England rugby coach is spoilt for player choice
You can't excuse England of resting on their laurels after what was a pretty honourable test defeat to the All Blacks in Auckland.
Word is they're looking at moving their human bulldozer Manu Tuilagi on to the wing as they go all out for a series-levelling victory in Dunedin.
Attack coach Mike Catt yesterday was giving little away on the exact nature of their plans, but he confirmed that a shift for Tuilagi was among their options.
"It's about whatever's best for the team, it's not about developing a player," Catt said yesterday at the team's hotel in Auckland.
"It's about this weekend and we're going to focus on that. If it's right to put Manu on the wing, we'll put him on the wing.
"We've got a couple of training sessions the next couple of days and we'll make a decision. Nothing is set in stone, we've got six or seven centres to be put into two, the players understand where they're at and they've got to front up in these training sessions."
England's situation was a lot stronger than many anticipated after an outstanding effort from a pretty scratch lineup at Eden Park on Saturday night in a knife-edge 20-15 defeat.
They've now got a fresh group of 16 players, mostly comprising members of Premiership finalists Northampton and Saracens, available to freshen the squad for Dunedin if needed.
Catt said it was a pleasant dilemma to have for a coach.
"It's going to be a tough selection, some people are going to be very happy and some not, but that's the beauty about where we are as a squad. We've got 47 [players] here in New Zealand and it will gives us a clear indication by the end of the tour the people who can and can't perform at international level.
"The more we work with them, the more we'll understand them individually. A lot of guys at the weekend put their hands up and performed admirably."
There's certainly a feeling that England are developing into a quite formidable force ahead of the World Cup on home territory next year. They seem to be building the depth and consistency of performance that has been a hallmark of the All Blacks in the professional era and are not so much a sleeping giant, as an awakening one.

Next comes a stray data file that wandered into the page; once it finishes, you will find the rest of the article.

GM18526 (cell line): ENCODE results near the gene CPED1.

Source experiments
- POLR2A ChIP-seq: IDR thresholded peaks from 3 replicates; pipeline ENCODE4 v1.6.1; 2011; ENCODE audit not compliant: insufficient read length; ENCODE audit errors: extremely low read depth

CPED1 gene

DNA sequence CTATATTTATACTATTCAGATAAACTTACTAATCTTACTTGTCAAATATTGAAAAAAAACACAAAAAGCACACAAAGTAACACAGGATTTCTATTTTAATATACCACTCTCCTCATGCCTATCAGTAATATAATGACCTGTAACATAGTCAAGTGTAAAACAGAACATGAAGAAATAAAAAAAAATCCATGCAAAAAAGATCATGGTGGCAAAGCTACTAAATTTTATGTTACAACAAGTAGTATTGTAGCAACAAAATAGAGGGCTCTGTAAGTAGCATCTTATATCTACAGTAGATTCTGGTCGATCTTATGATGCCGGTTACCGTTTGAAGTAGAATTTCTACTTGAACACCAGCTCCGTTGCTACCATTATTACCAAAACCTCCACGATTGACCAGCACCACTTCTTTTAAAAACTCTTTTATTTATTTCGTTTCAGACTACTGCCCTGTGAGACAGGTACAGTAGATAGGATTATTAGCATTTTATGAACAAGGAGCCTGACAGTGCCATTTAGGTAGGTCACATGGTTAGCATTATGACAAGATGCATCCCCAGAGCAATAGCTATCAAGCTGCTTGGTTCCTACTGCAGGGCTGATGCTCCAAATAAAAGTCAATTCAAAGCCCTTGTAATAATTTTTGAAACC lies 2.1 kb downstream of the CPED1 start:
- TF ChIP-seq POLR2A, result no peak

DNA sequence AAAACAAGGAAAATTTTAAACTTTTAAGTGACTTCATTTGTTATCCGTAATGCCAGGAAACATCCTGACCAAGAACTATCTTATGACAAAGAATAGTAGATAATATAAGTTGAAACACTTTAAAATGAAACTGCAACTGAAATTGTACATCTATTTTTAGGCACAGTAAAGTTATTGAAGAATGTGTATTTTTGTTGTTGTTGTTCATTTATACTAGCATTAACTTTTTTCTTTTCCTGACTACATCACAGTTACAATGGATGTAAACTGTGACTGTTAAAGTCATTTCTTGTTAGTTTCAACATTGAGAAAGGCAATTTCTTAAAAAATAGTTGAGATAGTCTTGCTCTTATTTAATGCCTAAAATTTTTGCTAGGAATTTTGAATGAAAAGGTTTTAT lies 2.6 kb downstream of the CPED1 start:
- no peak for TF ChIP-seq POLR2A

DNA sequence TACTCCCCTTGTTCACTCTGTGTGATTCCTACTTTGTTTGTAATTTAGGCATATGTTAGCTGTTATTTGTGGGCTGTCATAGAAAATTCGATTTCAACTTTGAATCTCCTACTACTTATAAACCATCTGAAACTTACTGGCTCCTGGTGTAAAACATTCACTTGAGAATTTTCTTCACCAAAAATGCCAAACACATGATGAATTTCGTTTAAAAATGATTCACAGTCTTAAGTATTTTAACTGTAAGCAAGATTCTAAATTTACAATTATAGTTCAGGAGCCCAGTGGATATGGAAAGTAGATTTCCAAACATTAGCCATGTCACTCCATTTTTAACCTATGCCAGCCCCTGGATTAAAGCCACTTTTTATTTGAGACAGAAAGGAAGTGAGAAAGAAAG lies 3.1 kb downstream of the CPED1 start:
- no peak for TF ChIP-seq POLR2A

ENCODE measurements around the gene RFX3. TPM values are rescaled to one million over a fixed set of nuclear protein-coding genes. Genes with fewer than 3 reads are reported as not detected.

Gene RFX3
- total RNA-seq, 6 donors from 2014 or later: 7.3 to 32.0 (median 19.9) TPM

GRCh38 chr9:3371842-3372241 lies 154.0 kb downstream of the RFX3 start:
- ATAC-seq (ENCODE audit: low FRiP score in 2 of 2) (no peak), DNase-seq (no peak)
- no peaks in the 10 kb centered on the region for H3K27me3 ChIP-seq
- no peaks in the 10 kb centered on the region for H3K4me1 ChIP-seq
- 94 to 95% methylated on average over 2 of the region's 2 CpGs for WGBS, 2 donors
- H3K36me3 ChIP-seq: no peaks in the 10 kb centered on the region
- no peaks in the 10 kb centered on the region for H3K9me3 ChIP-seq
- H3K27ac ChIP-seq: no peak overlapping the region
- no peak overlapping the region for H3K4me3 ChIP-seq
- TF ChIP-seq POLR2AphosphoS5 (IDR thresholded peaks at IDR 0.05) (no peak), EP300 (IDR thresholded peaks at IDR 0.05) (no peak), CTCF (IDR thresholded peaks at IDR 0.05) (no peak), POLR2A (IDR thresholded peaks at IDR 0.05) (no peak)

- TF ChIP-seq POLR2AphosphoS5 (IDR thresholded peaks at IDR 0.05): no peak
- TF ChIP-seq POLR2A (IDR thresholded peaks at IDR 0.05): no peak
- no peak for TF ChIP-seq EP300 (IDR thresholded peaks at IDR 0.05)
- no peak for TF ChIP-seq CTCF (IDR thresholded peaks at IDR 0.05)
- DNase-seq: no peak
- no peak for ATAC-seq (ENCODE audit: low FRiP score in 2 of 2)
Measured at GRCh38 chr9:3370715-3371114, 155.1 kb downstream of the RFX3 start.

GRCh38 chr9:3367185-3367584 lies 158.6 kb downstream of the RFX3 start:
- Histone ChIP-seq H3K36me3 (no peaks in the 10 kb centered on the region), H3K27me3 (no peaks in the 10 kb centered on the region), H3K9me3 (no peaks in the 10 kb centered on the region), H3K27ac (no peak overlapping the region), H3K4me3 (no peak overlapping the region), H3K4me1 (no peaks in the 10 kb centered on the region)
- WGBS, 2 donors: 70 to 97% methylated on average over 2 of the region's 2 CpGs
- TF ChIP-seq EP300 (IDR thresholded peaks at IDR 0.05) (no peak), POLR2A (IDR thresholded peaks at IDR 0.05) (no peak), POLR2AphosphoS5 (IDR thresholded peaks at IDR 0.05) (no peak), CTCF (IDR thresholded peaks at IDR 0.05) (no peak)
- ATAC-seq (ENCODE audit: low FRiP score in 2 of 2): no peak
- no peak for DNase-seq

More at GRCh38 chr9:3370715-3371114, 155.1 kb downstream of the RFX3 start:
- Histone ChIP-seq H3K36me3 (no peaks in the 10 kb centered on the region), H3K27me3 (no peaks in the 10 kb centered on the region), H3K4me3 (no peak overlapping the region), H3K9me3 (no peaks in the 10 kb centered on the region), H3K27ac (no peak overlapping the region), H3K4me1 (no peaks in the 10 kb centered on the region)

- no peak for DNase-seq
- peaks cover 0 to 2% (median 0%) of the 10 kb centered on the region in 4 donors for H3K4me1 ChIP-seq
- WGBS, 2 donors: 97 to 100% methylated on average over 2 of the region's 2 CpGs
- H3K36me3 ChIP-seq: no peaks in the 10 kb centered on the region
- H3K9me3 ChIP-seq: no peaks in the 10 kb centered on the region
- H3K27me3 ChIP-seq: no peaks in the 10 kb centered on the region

Catt said it was vital that England build on their Eden Park effort, and come back even stronger under the roof of Forsyth Barr Stadium in Dunedin.
"What you do is build continuity - it's what the All Blacks will do and it's the same for us," Catt said.
"It's why guys who do come in, depending on selections, will have to be up to speed and at their best.
"We haven't had that luxury of being able to build that momentum with the new faces that have turned up. Whatever team gets put out there needs to perform, irrespective of what New Zealand do. They're the No 1 team in the world, and we're focusing on what we can control and that's ourselves."
Midfield is one area where England have plenty of options with the second wave of players. Incumbent Kyle Eastmond formed a useful first-test combination with Tuilagi, and the higly capable Luther Burrell and Brad Barritt are now also in the mix.
Catt said the England squad was now about developing a healthy competition for places which ultimately would lift the levels of performance.
"What you don't want to do is give your jersey up, and that drives and motivates you even more. I remember I used to compete with Will Greenwood, and if I lost a spot I knew I'd wait six months before I got another opportunity.
"The beauty of this England team at the moment is we're starting to have that competition for places, and players do not want to give up that shirt.
"That's the competition, and that's what really takes you to another level."
And that, from a New Zealand perspective, should have the All Blacks very much on their toes this week in Dunedin.
Who was the best-performed All Blacks forward on the northern tour?